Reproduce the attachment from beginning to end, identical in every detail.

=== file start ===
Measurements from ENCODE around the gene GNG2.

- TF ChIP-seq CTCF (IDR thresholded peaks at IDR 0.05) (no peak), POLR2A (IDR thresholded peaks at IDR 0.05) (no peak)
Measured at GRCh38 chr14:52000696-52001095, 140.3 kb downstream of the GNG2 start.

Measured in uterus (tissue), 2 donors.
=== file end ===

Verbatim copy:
Measurements from ENCODE around the gene GNG2.

- TF ChIP-seq CTCF (IDR thresholded peaks at IDR 0.05) (no peak), POLR2A (IDR thresholded peaks at IDR 0.05) (no peak)
Measured at GRCh38 chr14:52000696-52001095, 140.3 kb downstream of the GNG2 start.

Measured in uterus (tissue), 2 donors.